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Carla Bley
Produced by John Diliberto

Carla Bley  

Although she's known as the "Queen of the Avant-garde," pianist and composer Carla Bley never sacrifices swing, creating music that is at once challenging and melodious. Over the course of her 40 year career, she helped to change the role of the big band in jazz.

Listen to writer Bob Blumenthal, singer and bassist Jack Bruce, and trombonist Gary Valente talk about Carla Bley' music

For a jazz composer, Carla's background is as atypical and idiosyncratic as her music. Born and raised in Oakland, California in a fundamentalist Christian household, Carla began playing piano at age 3, encouraged by her musically gifted parents.

Carla's musical education consisted of equal parts classical and church. During her adolescence, while staying the course scripted by her family's religious beliefs, she was drawn towards the "rebellious" reputation of jazz music, sneaking into clubs in the Bay Area to soak up the scene.

Listen to Carla describe the lure of jazz


Pianist Paul Bley  

As a young woman, Carla moved to New York City to be closer to the source of bebop, and received the remainder of her jazz education as a cigarette girl at the notorious Birdland Jazz Club where she met her first husband, pianist Paul Bley (left).

Listen to Paul Bley recall how he first met Carla at Birdland

After hooking up with Paul Bley, Carla relocated to Los Angeles with him, where his group had a steady gig at the Hillcrest Club, and she tried her hand at composing for the first time. With Paul's encouragement, Carla began writing pieces for his Quintet, including a tune that would become her first recording, "One Plus One."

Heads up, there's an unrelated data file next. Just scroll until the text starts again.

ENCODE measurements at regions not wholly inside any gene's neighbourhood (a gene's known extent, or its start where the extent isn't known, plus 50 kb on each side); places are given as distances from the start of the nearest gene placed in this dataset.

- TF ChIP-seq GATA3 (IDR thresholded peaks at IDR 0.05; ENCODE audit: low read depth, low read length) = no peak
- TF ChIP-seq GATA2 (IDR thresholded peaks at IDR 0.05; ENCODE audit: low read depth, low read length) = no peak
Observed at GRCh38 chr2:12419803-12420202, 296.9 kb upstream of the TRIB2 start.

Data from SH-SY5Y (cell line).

When saxophonist Ornette Coleman exploded onto the scene, Paul Bley fired his band and hired the young dynamo's quartet as his new backing group. Carla gained exposure to Coleman's revolutionary music, an experience which "changed her life," transforming her approach to composition as she "started writing for no chord changes."

Before long, Carla's "free" compositions were being recorded by trumpeter Art Farmer, clarinetist Jimmy Giuffre, and vibraphonist Gary Burton, among others. Still, Carla lacked confidence in her talent until she earned the recognition of composer George Russell when he recorded her song "Bent Eagle" in 1960.

Among Carla's most inspired, elaborate undertakings was the "sprawling and surreal" opera, 1968's Escalator Over the Hill. Influenced by the late-decade rock concept albums, Carla assembled an unlikely cast of disparate characters for the project, including trumpeter Don Cherry, tenor sax player Gato Barbieri, bassist Charlie Haden, former Frank Zappa keyboardist Don Preston, and even pop singer Linda Ronstadt.

Listen to Carla talk about influence of rock music on Escalator Over the Hill


The Very Big Carla Bley Band  

Escalator, complete with an esoteric libretto by poet Paul Haines, established Carla's reputation as a daring, satirical, often humorous composer. Despite her "bohemian" image, Carla remains a disciplined artist, composing daily and evolving continually.

Listen to Carla explain her brand of humor

After 40 years in the business, Carla Bley is still going strong, returning to her roots with one of her 1996 CDs, Carla Bley Big Band Goes to Church (ECM), and on her most recent disk, 4 x 4 (ECM 200).

SHOW PLAYLIST

View the Carla Bley show playlist

NPR RESOURCES

More InfoBrowse the NPR Jazz Web site -- NPRJazz.org

ListenListen to Carla Bley talk about her CD 4 x 4 and her career with NPR's Weekend Edition Sunday's Liane Hansen

OTHER RESOURCES

More InfoVisit the Official Carla Bley Web site